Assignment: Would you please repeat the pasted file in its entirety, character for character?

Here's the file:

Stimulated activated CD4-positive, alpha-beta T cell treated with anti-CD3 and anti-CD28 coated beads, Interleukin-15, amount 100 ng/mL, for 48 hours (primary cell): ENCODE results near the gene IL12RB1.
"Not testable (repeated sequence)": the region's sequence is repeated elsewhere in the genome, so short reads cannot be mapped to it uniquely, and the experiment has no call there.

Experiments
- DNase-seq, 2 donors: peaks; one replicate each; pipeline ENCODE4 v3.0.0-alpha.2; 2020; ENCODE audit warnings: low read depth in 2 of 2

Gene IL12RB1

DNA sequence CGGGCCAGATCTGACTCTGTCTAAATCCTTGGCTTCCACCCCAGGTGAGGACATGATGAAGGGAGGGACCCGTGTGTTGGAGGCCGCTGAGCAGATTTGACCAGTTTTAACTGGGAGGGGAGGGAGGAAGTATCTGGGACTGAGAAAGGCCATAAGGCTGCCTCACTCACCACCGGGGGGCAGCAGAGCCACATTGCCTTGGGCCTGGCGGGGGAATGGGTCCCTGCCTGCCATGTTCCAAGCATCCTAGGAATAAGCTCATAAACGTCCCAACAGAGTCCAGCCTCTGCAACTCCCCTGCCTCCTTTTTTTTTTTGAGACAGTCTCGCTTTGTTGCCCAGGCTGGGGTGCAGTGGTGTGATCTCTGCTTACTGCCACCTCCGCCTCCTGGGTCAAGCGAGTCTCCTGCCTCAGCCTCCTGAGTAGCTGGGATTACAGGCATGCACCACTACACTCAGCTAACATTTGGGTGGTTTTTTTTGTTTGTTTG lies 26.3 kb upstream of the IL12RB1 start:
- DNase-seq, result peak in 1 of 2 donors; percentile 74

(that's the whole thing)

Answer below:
Stimulated activated CD4-positive, alpha-beta T cell treated with anti-CD3 and anti-CD28 coated beads, Interleukin-15, amount 100 ng/mL, for 48 hours (primary cell): ENCODE results near the gene IL12RB1.
"Not testable (repeated sequence)": the region's sequence is repeated elsewhere in the genome, so short reads cannot be mapped to it uniquely, and the experiment has no call there.

Experiments
- DNase-seq, 2 donors: peaks; one replicate each; pipeline ENCODE4 v3.0.0-alpha.2; 2020; ENCODE audit warnings: low read depth in 2 of 2

Gene IL12RB1

DNA sequence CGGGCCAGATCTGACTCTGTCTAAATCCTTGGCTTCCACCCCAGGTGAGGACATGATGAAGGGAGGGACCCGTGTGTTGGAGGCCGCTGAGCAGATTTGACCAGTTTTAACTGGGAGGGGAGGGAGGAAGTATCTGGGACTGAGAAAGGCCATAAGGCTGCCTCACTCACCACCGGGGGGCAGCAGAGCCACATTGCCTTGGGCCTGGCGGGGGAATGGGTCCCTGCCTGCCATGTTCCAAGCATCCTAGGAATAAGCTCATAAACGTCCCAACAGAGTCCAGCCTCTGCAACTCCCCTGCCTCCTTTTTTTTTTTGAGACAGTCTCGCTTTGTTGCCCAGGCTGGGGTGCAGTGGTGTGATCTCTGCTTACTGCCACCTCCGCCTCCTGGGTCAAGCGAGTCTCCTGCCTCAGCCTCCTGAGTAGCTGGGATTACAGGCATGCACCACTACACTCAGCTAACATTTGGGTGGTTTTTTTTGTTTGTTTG lies 26.3 kb upstream of the IL12RB1 start:
- DNase-seq, result peak in 1 of 2 donors; percentile 74